What’s with the Trump fetish

October 01, 2020 06:00
US President Donald Trump’s propagandistic presence looms over some of Hong Kong’s most infamous online platforms. Photo: Reuters

Allegations of collusion with foreign powers, active suppression of civil rights, a heavily botched response to the COVID-19 crisis, alienation of half of the country’s allies… We’re in the dying days of Trump’s first (and hopefully the last) term, and it’d be unduly litotic to say that his presidency has been, for the lack of a better word, an epic failure.

Epic in its marvelously cataclysmic nature, failure in its ability to bring about better conditions for the vast majority of Americans, albeit it may well be the case that he has delivered the promises that he’d made during his campaign. Over his four years of reign, Trump has managed to convert America into a desolate, hollowed-out, decrepit country – filled to the brim with disillusioned, disenfranchised masses, and with intra-national rifts that haven’t been so pronounced and despair-inducing for a very long time. Unironically, Trump has transformed America in the footsteps of regimes who have long prized themselves for their autocratic, authoritarian tendencies – he has molded the 50 states in the image of the personality cults that one would only expect to see across the Pacific, in countries that ostensibly supported Trump’s ascent to power.

Yet, for all his flaws and failures, there remains a loyal fan base that ardently supports Trump – a smorgasbord collective of ultra-right-wing conservatives, anti-China activists, pro-business tycoons, and Republican expats, co-inhabiting this city of 7.4 million: Hong Kong. I wouldn’t be surprised, if the net support for Trump in Hong Kong were higher and stauncher than the support for him in even some of the Red States (now oscillating between Red and Purple, thanks to Trump’s brilliantly divisive tenure).

What’s with the Trump fetish?

The standard pro-Establishment account would attribute the mass sentiments to “foreign interference”: the tampering with local politics by foreign envoys and diplomats, eager to pounce at every opening. It’s to do with the “Black Hand”, the “paid insurgents”, the sycophants and lackeys to American rule. Perhaps – but this only goes so far and does so much in explaining the domestic popularity of Trump. It doesn’t account for why, even in spite of the National Security Law’s passage, Trump’s propagandistic presence still looms over some of Hong Kong’s most infamous (or renowned) online platforms, including LIHKG and Golden (the former is often termed as Hong Kong’s 4chan). Pepe the Frog memes, Facebook posts valourising Trump’s speech, and tweets that associate Hong Kong’s ostensible liberation with Trump’s anti-Chinese rhetoric have only increased in both vociferousness and frequency over recent months.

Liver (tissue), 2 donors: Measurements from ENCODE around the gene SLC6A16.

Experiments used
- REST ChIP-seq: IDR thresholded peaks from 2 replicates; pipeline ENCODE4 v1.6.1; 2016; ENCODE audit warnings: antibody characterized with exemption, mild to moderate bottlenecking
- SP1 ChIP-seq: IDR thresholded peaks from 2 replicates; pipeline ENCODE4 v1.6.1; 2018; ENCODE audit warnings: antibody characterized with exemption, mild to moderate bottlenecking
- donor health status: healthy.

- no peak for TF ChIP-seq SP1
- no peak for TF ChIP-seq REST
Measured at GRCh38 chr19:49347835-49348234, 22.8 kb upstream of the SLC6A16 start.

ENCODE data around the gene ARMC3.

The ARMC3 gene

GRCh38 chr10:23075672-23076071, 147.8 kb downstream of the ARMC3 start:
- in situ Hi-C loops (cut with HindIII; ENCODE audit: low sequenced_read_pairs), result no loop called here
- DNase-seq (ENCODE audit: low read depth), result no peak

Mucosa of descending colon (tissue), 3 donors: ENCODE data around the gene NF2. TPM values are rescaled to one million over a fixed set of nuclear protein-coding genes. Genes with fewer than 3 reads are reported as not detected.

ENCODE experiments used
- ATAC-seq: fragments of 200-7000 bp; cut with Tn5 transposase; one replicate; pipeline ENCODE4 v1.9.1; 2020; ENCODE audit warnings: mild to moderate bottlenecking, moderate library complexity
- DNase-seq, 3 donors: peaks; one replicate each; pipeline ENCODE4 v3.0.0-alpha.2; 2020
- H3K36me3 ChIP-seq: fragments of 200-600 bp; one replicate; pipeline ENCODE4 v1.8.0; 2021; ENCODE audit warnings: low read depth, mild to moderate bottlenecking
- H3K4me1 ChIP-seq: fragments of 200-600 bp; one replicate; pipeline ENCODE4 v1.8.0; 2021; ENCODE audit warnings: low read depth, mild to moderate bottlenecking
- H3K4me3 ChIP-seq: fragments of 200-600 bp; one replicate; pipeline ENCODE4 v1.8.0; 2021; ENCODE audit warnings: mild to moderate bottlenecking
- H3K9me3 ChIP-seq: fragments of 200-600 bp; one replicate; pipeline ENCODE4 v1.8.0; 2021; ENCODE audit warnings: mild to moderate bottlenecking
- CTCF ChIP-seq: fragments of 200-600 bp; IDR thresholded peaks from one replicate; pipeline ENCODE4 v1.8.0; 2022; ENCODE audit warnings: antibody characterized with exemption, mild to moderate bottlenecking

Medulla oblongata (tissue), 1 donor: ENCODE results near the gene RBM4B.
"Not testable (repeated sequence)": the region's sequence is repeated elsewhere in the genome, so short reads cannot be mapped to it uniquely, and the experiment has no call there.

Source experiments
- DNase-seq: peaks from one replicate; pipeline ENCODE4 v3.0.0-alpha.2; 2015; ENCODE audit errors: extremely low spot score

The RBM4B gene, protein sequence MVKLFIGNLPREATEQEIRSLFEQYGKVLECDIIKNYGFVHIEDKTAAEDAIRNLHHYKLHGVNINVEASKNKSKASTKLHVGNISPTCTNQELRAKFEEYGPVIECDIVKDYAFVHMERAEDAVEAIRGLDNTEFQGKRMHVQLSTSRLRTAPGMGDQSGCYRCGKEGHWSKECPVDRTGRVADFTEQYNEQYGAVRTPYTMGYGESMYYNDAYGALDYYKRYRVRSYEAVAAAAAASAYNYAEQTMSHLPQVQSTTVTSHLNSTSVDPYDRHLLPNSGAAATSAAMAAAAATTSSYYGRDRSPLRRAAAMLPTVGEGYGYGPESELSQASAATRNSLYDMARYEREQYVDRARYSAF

Is it to do with education? Hong Kong’s population ranks amongst some of the most highly educated populations around the world – it prides itself for its internationalism (though the city has certainly slipped in recent years across the board), the highly mobile and dynamic access to free information in the city, and the largely unfettered freedoms of speech and press that its media outlets have traditionally enjoyed. Hong Kong doesn’t have a civic education – that’s correct; yet this shouldn’t independently lead to a significant portion within the population celebrating Mr. 45 – a de facto tyrant who has wreaked havoc to his own country.

So we must dig deeper, into the delicate entanglements of politics and psychology, as well as the vastly balkanised landscape of activists who thrive in Hong Kong.